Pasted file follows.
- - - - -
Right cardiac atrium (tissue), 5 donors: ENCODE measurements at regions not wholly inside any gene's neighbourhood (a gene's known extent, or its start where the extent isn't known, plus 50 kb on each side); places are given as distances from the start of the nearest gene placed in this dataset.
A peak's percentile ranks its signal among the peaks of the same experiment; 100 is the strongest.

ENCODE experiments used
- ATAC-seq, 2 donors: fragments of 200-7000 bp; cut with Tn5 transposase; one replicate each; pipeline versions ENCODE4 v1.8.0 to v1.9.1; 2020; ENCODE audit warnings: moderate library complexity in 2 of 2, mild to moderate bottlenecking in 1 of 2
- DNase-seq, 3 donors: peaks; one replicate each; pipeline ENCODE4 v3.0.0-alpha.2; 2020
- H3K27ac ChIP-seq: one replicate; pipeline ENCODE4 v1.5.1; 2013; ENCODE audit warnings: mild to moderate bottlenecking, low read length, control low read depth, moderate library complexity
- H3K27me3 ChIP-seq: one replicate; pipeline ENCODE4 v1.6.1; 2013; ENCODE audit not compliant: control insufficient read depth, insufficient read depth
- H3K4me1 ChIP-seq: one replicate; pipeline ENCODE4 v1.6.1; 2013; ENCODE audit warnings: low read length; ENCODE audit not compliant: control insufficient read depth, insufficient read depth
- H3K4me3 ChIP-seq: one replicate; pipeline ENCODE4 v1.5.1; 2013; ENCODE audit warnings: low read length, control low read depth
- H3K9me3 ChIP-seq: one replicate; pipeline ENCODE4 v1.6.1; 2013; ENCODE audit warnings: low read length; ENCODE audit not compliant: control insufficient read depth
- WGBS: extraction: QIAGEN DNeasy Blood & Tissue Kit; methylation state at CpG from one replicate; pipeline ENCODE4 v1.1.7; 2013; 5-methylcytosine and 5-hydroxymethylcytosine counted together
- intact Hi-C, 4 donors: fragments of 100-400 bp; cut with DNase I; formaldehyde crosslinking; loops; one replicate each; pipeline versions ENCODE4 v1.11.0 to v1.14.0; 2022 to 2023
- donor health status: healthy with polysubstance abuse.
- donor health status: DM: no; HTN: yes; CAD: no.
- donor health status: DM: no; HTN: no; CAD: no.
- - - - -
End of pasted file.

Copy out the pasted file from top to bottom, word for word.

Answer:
Right cardiac atrium (tissue), 5 donors: ENCODE measurements at regions not wholly inside any gene's neighbourhood (a gene's known extent, or its start where the extent isn't known, plus 50 kb on each side); places are given as distances from the start of the nearest gene placed in this dataset.
A peak's percentile ranks its signal among the peaks of the same experiment; 100 is the strongest.

ENCODE experiments used
- ATAC-seq, 2 donors: fragments of 200-7000 bp; cut with Tn5 transposase; one replicate each; pipeline versions ENCODE4 v1.8.0 to v1.9.1; 2020; ENCODE audit warnings: moderate library complexity in 2 of 2, mild to moderate bottlenecking in 1 of 2
- DNase-seq, 3 donors: peaks; one replicate each; pipeline ENCODE4 v3.0.0-alpha.2; 2020
- H3K27ac ChIP-seq: one replicate; pipeline ENCODE4 v1.5.1; 2013; ENCODE audit warnings: mild to moderate bottlenecking, low read length, control low read depth, moderate library complexity
- H3K27me3 ChIP-seq: one replicate; pipeline ENCODE4 v1.6.1; 2013; ENCODE audit not compliant: control insufficient read depth, insufficient read depth
- H3K4me1 ChIP-seq: one replicate; pipeline ENCODE4 v1.6.1; 2013; ENCODE audit warnings: low read length; ENCODE audit not compliant: control insufficient read depth, insufficient read depth
- H3K4me3 ChIP-seq: one replicate; pipeline ENCODE4 v1.5.1; 2013; ENCODE audit warnings: low read length, control low read depth
- H3K9me3 ChIP-seq: one replicate; pipeline ENCODE4 v1.6.1; 2013; ENCODE audit warnings: low read length; ENCODE audit not compliant: control insufficient read depth
- WGBS: extraction: QIAGEN DNeasy Blood & Tissue Kit; methylation state at CpG from one replicate; pipeline ENCODE4 v1.1.7; 2013; 5-methylcytosine and 5-hydroxymethylcytosine counted together
- intact Hi-C, 4 donors: fragments of 100-400 bp; cut with DNase I; formaldehyde crosslinking; loops; one replicate each; pipeline versions ENCODE4 v1.11.0 to v1.14.0; 2022 to 2023
- donor health status: healthy with polysubstance abuse.
- donor health status: DM: no; HTN: yes; CAD: no.
- donor health status: DM: no; HTN: no; CAD: no.